Will Paul Ryan outflank John Boehner and pull off a twofer (saving CIR and snatching the Speaker's gavel)?
Will John Boehner break the Hastert Rule, or will he allow the House to play house in "regular order," or will a discharge petition dislodge the Senate bill and force a House vote (as Rachel Maddow fancies)?
These are all Beltway questions for Washington talking heads to ponder. The answer to moving immigration reform legislation in the House can be found on Main Street, in city halls, and in state capitols. It lies in regional and state immigration solutions.
Despite the focus on Washington, there's a serious movement afoot that's growing in rustbelt cities like Detroit, Cleveland, Pittsburgh, Dayton, Indianapolis and Lansing. It's about welcoming international students and foreign entrepreneurs, risk takers and job creators, and even their undocumented brothers and sisters, who revitalize metropolitan areas, states and regions.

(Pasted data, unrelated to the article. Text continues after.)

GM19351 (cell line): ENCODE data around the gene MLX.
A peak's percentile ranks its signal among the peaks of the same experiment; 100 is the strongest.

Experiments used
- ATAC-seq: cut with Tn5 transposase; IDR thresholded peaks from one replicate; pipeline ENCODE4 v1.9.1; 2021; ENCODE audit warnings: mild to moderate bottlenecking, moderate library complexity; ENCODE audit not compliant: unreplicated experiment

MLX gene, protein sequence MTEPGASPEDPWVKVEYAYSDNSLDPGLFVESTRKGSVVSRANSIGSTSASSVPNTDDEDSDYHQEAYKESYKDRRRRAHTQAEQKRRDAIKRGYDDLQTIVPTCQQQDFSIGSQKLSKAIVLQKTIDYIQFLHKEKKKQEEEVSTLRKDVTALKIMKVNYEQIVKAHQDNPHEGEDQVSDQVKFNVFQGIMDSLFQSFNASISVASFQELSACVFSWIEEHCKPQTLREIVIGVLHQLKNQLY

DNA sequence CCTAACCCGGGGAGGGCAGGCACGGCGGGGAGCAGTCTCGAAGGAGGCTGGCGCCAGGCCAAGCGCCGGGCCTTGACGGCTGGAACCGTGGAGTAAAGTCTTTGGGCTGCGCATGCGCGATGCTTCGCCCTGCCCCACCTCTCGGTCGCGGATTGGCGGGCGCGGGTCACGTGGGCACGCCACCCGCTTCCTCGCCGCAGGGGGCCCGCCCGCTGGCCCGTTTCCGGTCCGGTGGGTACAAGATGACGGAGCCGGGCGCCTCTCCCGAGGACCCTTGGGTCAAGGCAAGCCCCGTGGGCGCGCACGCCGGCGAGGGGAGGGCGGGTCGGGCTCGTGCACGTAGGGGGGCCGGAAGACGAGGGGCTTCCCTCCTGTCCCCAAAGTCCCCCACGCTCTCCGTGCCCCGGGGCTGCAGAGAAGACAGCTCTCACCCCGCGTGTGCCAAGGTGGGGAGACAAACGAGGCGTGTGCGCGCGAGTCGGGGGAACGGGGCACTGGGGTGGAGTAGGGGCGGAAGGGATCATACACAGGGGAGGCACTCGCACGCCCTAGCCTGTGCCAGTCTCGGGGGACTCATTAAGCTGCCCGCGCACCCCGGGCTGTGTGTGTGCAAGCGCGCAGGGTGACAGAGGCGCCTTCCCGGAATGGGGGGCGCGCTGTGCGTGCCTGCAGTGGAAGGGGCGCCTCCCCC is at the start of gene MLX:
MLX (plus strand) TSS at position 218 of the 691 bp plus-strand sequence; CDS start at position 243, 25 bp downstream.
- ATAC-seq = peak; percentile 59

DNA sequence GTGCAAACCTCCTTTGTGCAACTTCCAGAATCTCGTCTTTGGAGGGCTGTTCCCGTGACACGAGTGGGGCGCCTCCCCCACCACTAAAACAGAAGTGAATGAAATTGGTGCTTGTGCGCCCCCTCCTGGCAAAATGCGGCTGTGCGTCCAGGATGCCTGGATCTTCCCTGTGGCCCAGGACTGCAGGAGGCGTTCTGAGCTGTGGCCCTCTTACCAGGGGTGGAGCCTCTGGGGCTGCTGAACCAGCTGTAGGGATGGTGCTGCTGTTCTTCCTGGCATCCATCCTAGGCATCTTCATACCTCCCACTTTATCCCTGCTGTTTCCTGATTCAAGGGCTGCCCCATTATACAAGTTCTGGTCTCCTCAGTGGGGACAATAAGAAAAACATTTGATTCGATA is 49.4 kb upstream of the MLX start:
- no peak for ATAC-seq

Republicans worry about building walls but forget that walls are breached or surmounted by those with a will:
The brick walls are there for a reason. The brick walls are not there to keep us out; the brick walls are there to give us a chance to show how badly we want something. The brick walls are there to stop the people who don’t want it badly enough. They are there to stop the other people.
Those are not the words of an illegal border crosser in Arizona. (They're actually from the late Randy Pausch and "The Last Lecture.") Still, they could just as well be said by the immigrant strivers who would come, legally, to cities like my hometown of Detroit and other Great Lakes cities to break down the brick walls of blight, unemployment and poverty with the hammer of creatively destructive capitalism and the timeless American energy and will to make life anew for their families and communities -- if only the House would allow them.